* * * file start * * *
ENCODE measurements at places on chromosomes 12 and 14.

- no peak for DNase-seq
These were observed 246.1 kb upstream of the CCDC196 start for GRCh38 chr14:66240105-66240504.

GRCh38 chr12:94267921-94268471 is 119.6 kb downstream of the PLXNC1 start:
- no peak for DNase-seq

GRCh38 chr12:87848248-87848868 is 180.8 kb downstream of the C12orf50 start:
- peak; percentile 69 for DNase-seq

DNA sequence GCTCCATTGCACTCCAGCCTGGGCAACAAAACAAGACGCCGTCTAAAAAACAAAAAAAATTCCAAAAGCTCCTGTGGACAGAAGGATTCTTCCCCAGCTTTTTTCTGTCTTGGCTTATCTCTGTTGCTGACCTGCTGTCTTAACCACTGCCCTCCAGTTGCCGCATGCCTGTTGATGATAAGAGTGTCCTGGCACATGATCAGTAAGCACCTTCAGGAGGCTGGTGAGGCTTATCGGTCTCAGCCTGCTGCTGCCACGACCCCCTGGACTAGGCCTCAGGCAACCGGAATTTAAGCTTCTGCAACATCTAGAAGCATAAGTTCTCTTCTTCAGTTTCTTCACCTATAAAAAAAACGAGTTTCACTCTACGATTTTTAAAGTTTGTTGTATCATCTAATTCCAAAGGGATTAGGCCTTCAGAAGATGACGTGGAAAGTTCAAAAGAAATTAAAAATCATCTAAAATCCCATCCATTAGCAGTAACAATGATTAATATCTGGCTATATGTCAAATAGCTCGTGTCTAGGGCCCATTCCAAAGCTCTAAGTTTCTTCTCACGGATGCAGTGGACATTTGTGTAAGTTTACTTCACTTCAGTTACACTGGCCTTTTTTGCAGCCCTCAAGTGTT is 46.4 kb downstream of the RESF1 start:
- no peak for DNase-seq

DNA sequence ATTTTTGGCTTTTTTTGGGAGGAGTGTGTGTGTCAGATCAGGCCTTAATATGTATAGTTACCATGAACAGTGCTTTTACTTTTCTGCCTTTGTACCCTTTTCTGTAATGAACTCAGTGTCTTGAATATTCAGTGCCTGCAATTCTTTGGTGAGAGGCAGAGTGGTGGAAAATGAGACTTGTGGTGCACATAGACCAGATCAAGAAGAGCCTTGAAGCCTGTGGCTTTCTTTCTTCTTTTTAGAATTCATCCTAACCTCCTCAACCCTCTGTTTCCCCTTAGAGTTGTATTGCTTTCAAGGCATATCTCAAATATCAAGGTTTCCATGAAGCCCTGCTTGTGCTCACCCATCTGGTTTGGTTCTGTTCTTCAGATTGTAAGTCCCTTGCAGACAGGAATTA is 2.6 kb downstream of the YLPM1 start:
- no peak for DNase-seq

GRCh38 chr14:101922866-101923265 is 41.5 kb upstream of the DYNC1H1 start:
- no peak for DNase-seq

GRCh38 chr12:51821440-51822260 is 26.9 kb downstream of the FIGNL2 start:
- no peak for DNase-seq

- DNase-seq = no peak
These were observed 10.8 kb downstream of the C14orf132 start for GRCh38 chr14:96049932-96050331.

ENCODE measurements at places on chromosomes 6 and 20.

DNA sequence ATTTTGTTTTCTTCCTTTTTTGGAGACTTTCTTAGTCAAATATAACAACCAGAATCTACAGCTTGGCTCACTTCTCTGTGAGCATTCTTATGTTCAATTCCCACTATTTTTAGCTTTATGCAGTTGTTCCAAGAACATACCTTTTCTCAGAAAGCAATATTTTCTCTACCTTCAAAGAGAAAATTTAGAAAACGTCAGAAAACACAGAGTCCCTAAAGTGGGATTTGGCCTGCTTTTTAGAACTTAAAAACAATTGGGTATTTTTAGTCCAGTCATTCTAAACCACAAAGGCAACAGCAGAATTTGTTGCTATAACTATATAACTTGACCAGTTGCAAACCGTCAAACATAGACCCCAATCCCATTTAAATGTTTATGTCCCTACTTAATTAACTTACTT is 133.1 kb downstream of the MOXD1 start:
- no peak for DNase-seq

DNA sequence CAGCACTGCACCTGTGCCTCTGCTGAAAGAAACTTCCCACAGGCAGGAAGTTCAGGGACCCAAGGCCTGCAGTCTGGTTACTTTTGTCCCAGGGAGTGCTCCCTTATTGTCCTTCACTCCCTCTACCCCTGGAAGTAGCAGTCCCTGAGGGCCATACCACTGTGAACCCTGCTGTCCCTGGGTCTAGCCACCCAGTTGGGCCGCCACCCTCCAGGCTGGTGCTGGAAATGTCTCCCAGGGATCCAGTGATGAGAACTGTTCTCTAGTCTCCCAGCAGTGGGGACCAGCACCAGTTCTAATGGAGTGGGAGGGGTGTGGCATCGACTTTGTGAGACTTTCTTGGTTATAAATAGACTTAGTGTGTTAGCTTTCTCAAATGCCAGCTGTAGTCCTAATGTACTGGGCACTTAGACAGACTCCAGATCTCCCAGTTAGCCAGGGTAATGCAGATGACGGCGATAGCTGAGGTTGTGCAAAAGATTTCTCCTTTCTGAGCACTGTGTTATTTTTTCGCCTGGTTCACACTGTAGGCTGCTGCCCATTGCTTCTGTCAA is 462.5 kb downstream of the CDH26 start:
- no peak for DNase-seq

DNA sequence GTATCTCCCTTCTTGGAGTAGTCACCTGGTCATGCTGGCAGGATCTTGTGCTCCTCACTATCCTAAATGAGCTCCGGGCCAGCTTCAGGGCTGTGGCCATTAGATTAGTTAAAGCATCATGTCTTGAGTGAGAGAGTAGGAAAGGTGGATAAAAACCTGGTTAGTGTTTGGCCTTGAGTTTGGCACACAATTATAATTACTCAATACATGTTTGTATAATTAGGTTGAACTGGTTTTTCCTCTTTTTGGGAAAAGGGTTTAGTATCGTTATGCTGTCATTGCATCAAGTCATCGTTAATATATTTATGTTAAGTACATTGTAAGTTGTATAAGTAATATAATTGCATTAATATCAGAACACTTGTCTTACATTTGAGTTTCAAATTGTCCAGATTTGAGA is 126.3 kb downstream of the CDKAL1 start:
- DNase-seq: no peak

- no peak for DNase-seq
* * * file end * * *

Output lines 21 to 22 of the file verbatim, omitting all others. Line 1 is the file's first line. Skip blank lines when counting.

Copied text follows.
DNA sequence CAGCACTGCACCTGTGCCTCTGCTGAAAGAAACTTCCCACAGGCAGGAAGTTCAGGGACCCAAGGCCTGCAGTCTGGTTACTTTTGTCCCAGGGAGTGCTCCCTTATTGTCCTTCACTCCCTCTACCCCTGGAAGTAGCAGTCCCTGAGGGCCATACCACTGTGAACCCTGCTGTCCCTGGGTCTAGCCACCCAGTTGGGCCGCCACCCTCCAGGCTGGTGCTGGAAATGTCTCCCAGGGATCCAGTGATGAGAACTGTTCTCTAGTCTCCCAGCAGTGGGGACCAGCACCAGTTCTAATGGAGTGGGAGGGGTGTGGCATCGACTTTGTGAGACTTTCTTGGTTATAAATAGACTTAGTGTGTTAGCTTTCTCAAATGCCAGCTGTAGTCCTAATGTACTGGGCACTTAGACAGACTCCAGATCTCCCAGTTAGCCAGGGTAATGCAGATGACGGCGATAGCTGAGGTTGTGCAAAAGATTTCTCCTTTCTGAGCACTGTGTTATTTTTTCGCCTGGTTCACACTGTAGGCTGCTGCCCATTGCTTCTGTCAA is 462.5 kb downstream of the CDH26 start:
- no peak for DNase-seq